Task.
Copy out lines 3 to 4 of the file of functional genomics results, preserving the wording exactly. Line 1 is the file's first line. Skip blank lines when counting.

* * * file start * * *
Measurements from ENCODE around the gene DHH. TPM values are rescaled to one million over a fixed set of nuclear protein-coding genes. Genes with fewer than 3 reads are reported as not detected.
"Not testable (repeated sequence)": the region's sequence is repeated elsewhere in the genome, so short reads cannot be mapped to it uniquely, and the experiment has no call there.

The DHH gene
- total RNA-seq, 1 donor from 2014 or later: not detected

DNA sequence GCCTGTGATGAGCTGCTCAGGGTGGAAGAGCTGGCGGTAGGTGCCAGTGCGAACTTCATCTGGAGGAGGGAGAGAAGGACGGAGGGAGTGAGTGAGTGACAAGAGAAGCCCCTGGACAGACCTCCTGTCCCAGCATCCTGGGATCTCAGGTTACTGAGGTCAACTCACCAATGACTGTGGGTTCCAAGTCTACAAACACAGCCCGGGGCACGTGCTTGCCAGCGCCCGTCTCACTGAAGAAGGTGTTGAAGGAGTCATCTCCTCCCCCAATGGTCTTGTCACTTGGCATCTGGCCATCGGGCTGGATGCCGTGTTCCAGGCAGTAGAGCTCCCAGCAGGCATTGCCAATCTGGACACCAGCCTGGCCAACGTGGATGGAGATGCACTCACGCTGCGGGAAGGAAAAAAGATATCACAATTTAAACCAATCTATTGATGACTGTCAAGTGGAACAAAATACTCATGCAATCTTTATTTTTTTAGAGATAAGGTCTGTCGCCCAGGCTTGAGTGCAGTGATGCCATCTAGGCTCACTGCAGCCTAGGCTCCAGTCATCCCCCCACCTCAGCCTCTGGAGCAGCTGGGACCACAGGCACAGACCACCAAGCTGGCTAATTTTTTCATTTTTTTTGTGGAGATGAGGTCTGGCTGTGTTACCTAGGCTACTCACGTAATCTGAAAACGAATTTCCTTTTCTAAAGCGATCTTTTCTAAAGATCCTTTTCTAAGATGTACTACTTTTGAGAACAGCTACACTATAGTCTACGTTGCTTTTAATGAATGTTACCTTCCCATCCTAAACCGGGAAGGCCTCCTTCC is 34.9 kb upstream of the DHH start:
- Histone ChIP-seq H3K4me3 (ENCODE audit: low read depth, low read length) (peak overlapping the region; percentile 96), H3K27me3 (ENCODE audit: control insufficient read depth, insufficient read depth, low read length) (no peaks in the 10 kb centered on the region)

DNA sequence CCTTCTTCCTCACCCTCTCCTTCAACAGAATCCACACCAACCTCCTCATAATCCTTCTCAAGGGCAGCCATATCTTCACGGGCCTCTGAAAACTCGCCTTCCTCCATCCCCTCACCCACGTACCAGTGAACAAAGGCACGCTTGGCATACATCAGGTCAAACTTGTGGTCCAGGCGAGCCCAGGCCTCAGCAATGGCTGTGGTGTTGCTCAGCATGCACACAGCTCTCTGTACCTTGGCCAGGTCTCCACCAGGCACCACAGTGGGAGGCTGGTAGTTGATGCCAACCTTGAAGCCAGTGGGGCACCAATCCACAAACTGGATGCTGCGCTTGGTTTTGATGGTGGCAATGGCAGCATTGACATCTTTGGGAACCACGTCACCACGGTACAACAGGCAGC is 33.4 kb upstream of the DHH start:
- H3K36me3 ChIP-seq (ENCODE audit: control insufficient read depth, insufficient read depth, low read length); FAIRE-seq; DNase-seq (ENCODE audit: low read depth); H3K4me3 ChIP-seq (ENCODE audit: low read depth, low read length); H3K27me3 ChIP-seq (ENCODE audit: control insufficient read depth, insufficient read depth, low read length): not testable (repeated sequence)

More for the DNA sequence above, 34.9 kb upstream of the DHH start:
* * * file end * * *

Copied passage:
The DHH gene
- total RNA-seq, 1 donor from 2014 or later: not detected